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Learning the hard way how to be kind

Lay of the Land


'Not knowing when a teacher would literally lash out added to the terror' (Stock image)

'Not knowing when a teacher would literally lash out added to the terror' (Stock image)

'Not knowing when a teacher would literally lash out added to the terror' (Stock image)

Summer - when the living is supposedly easy - is well and truly over for the children in this country town, who are once more busy learning. But even if oversized bags weigh them down, at least getting thrashed by teachers doesn't feature on the timetable.

For such was the experience of education that many of their grandparents endured, back when teachers in this county were issued a leather strap, bamboo shoot or a ruler, along with some chalk and a duster.

As one local remembers: "It was common for pupils to leave school at the end of the day with bleeding hands or split lips."

Some teachers turned their backs on these perverse tools of pedagogy - but only because they favoured using their fists.

Not knowing when a teacher would literally lash out added to the terror. "They slapped you for anything or for nothing. Some days were worse than others."

While the uncomfortable truth is that those who should have cherished children the most often colluded in the cruelty.

"You never mentioned the slaps at home or your parents would give you another few, and maybe worse ones, for good measure."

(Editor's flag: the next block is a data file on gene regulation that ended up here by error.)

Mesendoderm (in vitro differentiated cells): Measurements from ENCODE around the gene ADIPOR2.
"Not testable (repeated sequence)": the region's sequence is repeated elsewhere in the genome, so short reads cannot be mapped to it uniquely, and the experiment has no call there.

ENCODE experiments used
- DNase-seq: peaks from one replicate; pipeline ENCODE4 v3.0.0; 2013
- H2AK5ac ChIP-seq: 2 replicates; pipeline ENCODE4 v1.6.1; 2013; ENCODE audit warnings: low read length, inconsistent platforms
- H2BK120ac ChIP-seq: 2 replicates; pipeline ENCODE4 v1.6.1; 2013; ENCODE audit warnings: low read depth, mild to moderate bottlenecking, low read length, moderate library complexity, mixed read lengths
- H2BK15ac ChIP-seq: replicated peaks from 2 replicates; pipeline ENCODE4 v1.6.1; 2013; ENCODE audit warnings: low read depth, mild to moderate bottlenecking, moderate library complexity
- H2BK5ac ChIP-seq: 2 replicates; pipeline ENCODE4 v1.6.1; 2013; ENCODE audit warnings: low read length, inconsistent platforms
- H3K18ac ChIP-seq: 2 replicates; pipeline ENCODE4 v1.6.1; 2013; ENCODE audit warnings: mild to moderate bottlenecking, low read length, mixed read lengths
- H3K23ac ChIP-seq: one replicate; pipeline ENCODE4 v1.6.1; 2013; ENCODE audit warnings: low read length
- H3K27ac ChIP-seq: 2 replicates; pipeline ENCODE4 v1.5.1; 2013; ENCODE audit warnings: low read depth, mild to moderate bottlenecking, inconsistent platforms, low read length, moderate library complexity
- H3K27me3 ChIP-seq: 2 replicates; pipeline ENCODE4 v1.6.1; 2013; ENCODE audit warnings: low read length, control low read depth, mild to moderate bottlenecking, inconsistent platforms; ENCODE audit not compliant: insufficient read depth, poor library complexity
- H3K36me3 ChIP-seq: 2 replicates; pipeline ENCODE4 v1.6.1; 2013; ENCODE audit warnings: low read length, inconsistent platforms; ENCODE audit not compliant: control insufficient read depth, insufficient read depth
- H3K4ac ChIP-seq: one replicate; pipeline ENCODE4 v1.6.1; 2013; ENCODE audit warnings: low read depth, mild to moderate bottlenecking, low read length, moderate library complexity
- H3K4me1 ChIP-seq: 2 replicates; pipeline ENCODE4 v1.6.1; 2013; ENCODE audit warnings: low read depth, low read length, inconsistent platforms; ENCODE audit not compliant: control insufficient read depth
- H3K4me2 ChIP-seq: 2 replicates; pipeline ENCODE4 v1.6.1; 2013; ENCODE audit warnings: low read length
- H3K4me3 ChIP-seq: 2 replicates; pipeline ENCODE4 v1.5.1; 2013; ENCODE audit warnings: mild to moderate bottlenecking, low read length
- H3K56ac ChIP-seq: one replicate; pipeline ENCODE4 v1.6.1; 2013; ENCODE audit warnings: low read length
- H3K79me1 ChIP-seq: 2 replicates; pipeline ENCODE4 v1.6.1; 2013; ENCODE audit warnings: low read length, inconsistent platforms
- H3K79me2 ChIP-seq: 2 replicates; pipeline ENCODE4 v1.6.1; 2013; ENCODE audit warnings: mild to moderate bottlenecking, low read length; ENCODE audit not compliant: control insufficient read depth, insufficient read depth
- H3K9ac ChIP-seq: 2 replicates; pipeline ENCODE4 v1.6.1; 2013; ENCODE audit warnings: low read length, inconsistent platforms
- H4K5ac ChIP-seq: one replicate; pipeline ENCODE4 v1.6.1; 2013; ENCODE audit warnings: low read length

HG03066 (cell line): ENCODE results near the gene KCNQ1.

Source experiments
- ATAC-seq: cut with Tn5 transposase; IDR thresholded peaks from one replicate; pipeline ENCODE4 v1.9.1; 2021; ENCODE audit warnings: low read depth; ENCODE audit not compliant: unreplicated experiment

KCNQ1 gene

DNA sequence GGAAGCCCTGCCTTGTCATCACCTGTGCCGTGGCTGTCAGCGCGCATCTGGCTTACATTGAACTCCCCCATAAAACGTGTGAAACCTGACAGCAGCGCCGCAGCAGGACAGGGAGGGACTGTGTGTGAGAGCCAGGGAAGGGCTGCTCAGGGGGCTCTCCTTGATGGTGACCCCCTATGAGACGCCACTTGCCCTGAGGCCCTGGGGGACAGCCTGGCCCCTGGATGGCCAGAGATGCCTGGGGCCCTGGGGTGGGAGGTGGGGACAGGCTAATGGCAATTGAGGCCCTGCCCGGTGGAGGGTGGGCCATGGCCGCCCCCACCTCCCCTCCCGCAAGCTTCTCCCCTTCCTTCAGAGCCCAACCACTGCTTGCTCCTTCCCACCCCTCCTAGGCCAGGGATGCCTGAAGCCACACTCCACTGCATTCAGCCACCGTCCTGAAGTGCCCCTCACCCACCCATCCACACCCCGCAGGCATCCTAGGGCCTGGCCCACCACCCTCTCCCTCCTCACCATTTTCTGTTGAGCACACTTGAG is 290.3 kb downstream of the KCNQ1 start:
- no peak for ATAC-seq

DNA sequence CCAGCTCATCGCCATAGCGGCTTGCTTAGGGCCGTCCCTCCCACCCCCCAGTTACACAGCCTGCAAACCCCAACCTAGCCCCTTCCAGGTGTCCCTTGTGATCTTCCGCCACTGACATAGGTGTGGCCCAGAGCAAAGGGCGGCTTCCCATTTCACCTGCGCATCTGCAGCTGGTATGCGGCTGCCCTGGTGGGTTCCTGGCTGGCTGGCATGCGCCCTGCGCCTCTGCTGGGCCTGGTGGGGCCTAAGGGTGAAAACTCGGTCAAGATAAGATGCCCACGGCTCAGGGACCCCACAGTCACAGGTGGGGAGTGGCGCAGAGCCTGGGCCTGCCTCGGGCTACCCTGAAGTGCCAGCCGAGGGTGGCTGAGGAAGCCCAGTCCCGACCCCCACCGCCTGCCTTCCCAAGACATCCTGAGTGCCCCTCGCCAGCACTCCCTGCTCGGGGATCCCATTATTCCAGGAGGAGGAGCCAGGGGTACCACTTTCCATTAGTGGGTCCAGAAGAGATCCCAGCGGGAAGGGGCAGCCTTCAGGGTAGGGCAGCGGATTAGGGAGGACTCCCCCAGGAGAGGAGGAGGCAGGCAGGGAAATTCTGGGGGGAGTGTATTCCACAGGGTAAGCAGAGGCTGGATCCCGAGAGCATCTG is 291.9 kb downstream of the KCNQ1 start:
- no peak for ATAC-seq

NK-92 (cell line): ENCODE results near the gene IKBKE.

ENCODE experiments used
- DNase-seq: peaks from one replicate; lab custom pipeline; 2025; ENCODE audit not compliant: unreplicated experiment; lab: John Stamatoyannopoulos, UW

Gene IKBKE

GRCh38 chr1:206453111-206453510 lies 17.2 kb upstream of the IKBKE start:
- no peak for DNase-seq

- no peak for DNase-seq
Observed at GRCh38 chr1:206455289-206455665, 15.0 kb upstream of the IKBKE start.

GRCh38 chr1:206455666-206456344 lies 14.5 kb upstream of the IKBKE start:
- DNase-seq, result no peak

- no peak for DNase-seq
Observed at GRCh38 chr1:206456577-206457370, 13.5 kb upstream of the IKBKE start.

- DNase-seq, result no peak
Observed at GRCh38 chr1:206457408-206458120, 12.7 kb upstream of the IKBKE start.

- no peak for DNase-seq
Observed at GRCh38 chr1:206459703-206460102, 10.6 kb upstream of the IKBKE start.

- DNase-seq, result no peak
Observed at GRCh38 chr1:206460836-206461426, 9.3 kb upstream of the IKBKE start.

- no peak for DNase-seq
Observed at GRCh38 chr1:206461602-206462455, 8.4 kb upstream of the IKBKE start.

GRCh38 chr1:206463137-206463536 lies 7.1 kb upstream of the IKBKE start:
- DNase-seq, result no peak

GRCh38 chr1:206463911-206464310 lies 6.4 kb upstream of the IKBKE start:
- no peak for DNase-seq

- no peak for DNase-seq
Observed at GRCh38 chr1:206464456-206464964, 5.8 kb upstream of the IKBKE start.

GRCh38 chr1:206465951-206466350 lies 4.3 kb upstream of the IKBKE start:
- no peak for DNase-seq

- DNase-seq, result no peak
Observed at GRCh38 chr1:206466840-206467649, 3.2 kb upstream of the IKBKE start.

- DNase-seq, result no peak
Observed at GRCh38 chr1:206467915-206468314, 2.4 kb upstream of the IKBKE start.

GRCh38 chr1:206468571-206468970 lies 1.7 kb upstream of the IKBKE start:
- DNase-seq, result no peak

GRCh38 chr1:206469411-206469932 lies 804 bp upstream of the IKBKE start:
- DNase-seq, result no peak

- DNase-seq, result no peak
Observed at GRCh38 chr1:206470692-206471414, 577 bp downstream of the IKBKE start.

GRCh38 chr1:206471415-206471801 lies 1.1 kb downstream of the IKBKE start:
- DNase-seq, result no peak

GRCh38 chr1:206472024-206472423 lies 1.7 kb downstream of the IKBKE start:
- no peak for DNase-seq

Nor was it only religious orders that behaved in this ungodly fashion. Plenty of lay teachers vented their frustrations. Such as the teacher who quit smoking for Lent and "flung a bundle of books at us with all his might. Then he picked up a leather with one hand and a bamboo rod with the other, and he ran down between the desks, striking to the right and to the left like a cavalryman at the Charge of the Light Brigade".

The so-called fair sex could be just as ferocious. One national school teacher in the 1940s used to "tear around the classroom with a shoe in her hand, hopping sometimes to avoid getting a splinter from the floorboards. She'd hit us on the head, the hands, the shoulders - anywhere she could reach. By God, did it hurt. Many of us were covered in heel marks from that shoe".

A sick sense of humour sometimes accompanied the abuse. Like the teacher who hanged a boy from an iron hanger on the classroom wall, close to a large crucifix, and left him dangling by his braces for a quarter of an hour. When he finally went to take him down, the teacher turned to the class and jibed: "Well now, lads, was he the good thief or the bad thief, what do ye think?"

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Of course, he didn't expect a reply. Though probably those children would have been too traumatised to articulate one, if their sensibilities weren't already blunted by the brutality. But hopefully they saw that a bad thief was asking the question, for he was robbing them of both their innocence and confidence. Realising that would have restored some of the latter. And if the former was forever gone, at least it was replaced by the determination to be decent to anyone as vulnerable as they once were.

Then the school of hard knocks would have taught them a valuable life lesson.

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